Ask the GP: What are the best ways to ease mouth ulcer pain?

Recurrent mouth ulcers are a common problem

Q: MY 50-year-old son has suffered with large and painful mouth ulcers all his life and no over-the-counter remedies seem to work. He's also had ankylosing spondylitis since childhood and has a stressful job. What's the best way to get rid of these sores?


A: THIS SOUNDS like recurrent aphthous stomatitis (RAS), a common although somewhat mysterious condition that causes recurrent mouth ulcers.

At any one time up to a fifth of the population suffers from RAS. The various potential causes include vitamin deficiencies and trauma - for instance, as a result of ill-fitting dentures.

Another recent theory is that it's due to a problem with the immune cells that protect the lining of the mouth.

Indeed, recent, groundbreaking research on the 500,000 participants in the UK Biobank study (a database of genetic and general health information) has confirmed a strong association between RAS and ankylosing spondylitis, the immune condition your son has (where the spine and other parts of the body become inflamed as a result of a faulty immune system response).

According to the description in your longer letter, your son has the typical pattern of an RAS sufferer, with periods when he is ulcer-free, punctuated by times when he has several painful ulcers all at once.

There are a number of recommended treatments that are available on prescription.

An antibacterial mouthwash containing tetracycline dissolved in water is effective in treating mouth ulcers, even though there's no bacterial infection (it's not clear how it helps).

There is also dexamethasone mouthwash, which is prescription-only and contains a steroid drug to suppress painful inflammation in the mouth.

Or there is Orabase, a gel available over the counter or online that contains a different steroid, triamcinolone. This is applied to each ulcer twice daily.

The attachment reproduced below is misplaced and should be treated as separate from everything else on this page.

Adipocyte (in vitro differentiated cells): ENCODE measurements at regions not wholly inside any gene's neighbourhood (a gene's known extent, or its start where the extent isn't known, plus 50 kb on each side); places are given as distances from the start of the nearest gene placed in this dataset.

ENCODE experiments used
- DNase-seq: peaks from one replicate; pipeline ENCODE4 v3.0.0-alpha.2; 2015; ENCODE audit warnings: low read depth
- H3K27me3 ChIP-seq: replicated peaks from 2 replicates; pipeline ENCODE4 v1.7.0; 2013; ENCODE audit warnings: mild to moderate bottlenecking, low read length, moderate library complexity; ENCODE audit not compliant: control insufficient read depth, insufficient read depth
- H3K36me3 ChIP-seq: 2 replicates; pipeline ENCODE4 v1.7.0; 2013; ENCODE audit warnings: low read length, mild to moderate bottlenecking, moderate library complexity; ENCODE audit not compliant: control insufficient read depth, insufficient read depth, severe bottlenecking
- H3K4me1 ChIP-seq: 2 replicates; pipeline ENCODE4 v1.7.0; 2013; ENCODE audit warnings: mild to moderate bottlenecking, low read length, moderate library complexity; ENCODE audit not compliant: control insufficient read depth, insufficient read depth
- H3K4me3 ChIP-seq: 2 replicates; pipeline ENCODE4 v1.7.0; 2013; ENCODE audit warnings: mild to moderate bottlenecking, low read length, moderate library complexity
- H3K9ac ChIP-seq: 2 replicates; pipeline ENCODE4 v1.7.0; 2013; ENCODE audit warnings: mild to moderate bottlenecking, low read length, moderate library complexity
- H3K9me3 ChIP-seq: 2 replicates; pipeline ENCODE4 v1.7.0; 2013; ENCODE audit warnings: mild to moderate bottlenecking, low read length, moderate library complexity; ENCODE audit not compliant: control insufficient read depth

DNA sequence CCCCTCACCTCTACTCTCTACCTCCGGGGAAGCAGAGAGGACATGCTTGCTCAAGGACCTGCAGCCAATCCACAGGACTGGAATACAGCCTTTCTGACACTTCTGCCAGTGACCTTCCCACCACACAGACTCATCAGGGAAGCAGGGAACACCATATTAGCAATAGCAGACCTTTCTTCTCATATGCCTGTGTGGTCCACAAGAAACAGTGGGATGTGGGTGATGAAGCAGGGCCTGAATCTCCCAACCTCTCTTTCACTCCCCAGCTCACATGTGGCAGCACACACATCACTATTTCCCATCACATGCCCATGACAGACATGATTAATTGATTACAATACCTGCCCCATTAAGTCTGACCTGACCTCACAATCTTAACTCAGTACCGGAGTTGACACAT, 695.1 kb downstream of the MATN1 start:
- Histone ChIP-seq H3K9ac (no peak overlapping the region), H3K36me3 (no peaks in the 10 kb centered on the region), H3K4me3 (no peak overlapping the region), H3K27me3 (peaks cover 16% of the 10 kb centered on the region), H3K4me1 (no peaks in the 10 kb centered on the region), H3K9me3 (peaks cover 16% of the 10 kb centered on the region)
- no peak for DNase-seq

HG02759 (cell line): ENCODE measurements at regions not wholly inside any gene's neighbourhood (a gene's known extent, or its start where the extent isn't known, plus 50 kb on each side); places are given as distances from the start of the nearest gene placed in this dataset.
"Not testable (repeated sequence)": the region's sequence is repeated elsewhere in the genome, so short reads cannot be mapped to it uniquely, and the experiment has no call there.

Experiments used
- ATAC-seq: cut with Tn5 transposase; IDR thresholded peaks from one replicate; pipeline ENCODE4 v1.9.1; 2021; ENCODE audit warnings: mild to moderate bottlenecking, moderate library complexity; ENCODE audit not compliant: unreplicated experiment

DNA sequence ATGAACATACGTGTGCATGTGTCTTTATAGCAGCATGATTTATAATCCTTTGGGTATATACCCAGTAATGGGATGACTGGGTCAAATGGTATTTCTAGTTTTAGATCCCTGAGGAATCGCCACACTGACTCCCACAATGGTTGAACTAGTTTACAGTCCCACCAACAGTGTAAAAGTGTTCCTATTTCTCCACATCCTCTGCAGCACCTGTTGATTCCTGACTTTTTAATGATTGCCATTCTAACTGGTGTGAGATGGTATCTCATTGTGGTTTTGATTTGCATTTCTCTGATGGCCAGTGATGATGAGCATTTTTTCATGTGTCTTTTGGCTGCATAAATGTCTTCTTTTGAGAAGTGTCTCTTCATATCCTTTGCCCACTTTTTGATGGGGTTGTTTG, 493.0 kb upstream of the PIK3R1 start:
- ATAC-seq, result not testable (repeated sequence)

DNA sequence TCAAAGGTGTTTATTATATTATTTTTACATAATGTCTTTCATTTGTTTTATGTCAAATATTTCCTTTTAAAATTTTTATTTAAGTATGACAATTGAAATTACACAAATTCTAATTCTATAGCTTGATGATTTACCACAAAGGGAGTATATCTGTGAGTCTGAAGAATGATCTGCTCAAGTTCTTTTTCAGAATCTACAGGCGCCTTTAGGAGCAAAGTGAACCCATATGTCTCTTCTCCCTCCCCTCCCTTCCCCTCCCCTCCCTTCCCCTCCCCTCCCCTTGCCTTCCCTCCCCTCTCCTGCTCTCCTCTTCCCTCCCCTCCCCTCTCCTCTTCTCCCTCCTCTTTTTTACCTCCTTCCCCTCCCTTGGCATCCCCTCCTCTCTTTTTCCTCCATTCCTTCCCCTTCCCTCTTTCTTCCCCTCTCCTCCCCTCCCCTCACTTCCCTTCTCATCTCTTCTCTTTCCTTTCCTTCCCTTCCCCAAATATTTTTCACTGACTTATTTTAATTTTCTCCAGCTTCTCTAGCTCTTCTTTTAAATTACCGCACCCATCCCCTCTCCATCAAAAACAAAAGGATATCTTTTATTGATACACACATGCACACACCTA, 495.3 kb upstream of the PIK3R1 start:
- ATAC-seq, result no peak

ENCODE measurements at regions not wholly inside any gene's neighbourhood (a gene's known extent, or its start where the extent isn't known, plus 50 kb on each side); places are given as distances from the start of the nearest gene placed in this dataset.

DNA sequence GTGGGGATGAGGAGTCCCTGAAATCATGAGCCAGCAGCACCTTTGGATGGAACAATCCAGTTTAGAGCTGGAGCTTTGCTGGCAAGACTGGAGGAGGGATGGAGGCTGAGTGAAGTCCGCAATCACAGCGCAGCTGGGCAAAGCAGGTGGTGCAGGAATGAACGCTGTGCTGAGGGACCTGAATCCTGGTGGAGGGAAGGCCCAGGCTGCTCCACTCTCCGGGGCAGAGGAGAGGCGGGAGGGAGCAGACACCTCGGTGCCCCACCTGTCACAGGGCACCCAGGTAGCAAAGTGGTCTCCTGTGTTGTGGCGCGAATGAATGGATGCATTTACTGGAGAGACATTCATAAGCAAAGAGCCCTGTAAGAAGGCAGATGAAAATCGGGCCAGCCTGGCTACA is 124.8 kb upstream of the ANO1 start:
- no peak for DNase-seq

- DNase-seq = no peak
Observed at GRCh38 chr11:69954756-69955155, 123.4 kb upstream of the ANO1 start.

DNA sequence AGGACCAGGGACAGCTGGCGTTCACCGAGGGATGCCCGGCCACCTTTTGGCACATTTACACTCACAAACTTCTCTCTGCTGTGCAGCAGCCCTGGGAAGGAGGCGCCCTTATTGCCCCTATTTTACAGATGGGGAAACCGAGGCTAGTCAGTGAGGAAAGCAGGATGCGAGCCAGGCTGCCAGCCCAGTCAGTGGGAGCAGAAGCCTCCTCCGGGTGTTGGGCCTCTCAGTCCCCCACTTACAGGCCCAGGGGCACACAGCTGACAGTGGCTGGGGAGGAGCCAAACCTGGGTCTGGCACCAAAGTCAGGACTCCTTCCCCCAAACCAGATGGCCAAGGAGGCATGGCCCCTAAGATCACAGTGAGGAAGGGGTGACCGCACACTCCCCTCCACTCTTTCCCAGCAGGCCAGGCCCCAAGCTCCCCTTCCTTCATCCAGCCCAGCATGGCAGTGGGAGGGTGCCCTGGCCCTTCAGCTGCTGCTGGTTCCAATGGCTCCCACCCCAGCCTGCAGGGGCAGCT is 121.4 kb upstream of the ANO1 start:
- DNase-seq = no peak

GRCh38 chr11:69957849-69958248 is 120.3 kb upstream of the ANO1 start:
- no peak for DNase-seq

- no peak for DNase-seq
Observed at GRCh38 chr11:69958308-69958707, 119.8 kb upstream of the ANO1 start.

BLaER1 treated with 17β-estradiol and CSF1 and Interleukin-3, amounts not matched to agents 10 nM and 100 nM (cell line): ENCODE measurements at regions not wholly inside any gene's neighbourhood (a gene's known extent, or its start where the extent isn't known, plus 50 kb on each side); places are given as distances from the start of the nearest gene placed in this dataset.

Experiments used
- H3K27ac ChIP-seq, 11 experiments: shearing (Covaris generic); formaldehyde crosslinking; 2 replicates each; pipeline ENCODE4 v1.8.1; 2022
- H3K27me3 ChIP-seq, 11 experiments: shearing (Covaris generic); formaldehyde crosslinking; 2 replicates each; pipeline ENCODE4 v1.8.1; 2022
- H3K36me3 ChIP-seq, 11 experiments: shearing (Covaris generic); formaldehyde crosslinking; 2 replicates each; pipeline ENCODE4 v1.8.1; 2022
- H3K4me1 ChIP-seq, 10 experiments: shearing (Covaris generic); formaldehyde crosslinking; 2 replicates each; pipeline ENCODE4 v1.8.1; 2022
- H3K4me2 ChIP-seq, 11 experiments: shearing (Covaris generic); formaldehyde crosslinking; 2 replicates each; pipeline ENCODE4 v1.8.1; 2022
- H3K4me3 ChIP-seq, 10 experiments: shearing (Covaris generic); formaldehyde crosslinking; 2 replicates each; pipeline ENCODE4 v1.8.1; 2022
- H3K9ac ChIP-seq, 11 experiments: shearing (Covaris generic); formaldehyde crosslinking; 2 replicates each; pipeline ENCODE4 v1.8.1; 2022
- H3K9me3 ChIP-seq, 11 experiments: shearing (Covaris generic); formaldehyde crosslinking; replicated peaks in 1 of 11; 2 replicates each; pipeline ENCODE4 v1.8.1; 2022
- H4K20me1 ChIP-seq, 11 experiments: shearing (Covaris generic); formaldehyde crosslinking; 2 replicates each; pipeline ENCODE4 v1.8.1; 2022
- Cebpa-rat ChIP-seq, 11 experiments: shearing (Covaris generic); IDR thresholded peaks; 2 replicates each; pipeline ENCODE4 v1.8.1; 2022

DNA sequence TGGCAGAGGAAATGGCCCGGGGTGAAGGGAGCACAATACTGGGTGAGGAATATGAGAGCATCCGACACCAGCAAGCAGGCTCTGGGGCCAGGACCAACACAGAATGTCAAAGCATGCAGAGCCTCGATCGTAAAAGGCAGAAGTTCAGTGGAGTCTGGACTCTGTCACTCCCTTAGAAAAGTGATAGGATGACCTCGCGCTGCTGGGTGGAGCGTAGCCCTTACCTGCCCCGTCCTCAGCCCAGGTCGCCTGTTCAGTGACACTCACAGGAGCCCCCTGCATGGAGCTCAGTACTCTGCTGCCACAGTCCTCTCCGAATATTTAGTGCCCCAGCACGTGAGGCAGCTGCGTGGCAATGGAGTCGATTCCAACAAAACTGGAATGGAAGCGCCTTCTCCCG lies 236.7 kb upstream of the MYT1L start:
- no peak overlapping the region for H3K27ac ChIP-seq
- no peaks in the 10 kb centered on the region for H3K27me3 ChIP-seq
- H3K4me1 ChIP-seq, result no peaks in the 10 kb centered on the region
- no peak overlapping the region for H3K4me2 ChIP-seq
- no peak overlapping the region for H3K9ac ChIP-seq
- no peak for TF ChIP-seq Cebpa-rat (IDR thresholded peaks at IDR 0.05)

Finally, a 2 per cent lidocaine local anaesthetic gel can at least make mealtimes less uncomfortable.


Swollen feet and ankles are debilitating

Q: SIX MONTHS ago, an insect bite left me with a painful and swollen right foot and ankle.

Antibiotics failed to make it any better and, despite X-rays and CT and MRI scans, doctors are baffled by why it remains inflamed.

I am 80 and hobbling around in constant pain. It's like walking on broken glass.


A: I SYMPATHISE with your frustration at not having a firm diagnosis for your condition - I suspect the problem may be lymphoedema arising from the bite itself and damage to a part of the lymphatic system.

This is the system that removes waste, bacteria and other unwanted substances from the tissues via lymphatic fluid.

This waste is then drained back into the bloodstream through tubes called lymphatic channels.

It is possible that the insect bite damaged lymphatic channels in your leg. This in turn can lead to a build-up of lymphatic fluid in the tissues, a condition known as lymphoedema.

Bacterial organisms that flourished as a result of the bite may have been resistant to the antibiotic used to treat it, and this may have exacerbated the damage.

But the X-rays and scans would not necessarily have detected this, as a specific form of imaging is required to outline the lymphatic channels of the leg.

If lymphoedema is confirmed, then wearing a compression sock right up to the knee will help with symptoms.

In some cases, specialised massage techniques are also used to disperse the fluid and ease inflammation.

I would suggest talking to your GP about further investigations.

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Dr Martin Scurr